Internet of Things (IoT) pulls a slew of devices into the consumer electronics space. IoT’s benefits to the consumer are mobility and smarter devices, Android (Google) and iOS (Apple) are getting a new “thing” into the game – vehicles. Google is targetting vehicles through a new consortium – Open Auto Alliance (OAA). Comprising Audi, GM, Honda, Hyundai and NVIDIA, the consortium’s goal is to promote Linux on in-vehicle infortainment systems.
OAA plans to optimize IVI for driving by reducing distractions to the user while driving behind the steering wheel. While the car may in future become a full out connected Android device, the use of Android on these platform is currently limited to tethering IVI systems to phones and tablets via USB or Bluetooth. This allows the use of car dash displays, audio systems and inputs to control phone apps. Priority has been placed on creating better integration with existing devices.
Promotion of Linux for use on automobile infotainment is touted by other industry alliances which precede the OAA. GENIVI Alliance and Automotive Grade Linux already boast the support of the Linux Foundation. What more, several automobile companies are members of more than one of these consortiums. GM, Honda, Hyundai are all part of GENIVI alliance.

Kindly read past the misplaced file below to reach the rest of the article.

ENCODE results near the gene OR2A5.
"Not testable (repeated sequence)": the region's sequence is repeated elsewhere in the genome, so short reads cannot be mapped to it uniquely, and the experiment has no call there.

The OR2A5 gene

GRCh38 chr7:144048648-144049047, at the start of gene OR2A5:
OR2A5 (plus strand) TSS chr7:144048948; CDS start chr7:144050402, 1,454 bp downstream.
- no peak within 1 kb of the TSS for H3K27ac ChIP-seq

GENIVI’s efforts home in on the standardization of Linux-based IVI systems (In-Vehicle Infotainment). A detailed specification provided for IVI compliance by GENIVI requires the use of components – such as PulseAudio, GStreamer, FUSE, systemd – which have alternatives on the Android system.
Renault’s R-Link, Kia’s Uvo, Volvo’s Sensus are all Android IVI systems but these companies are visibly unrepresented on the OAA. Audi’s own Multi Media Interface (MMI) is a QNX-based system. At the CES 2014, Audi showcased WiFi pairing of an Android tablet with IVI offering digital instrument cluster display. This however doesn’t guarantee migration to Android IVI. It is also notable that Car Connectivity Consortium’s (CCC) standard Mirrorlink, already existing for pairing between mobile devices and IVI systems.
These observations raise the issue: why did Google start their own consortium despite other industry alliances (CCC, GENIVI, Automotive Grade Linux) existing to further the Linux system on IVI? One reason may be to reduce the number of incompatible Android forks in the market. But there are more pertinent issues to be addressed, as GENIVI’s Jeremiah Foster notes – how does Android fit into the automotive software ecosystem? What does the platform comprise? Is it Linux only?
Parallels have been drawn between the OAA and the older OHA (Open Handset Alliance) whose existence allows Google to strictly control the Android platform in the name of compatibility. Members in the OHA are barred from building devices that run competing Android forks, this ensures the Android platform is built around Google services – Hangouts, Play Store, Google+ etc. The OAA may expand the market further locking in on automobiles to drive more business for Google services.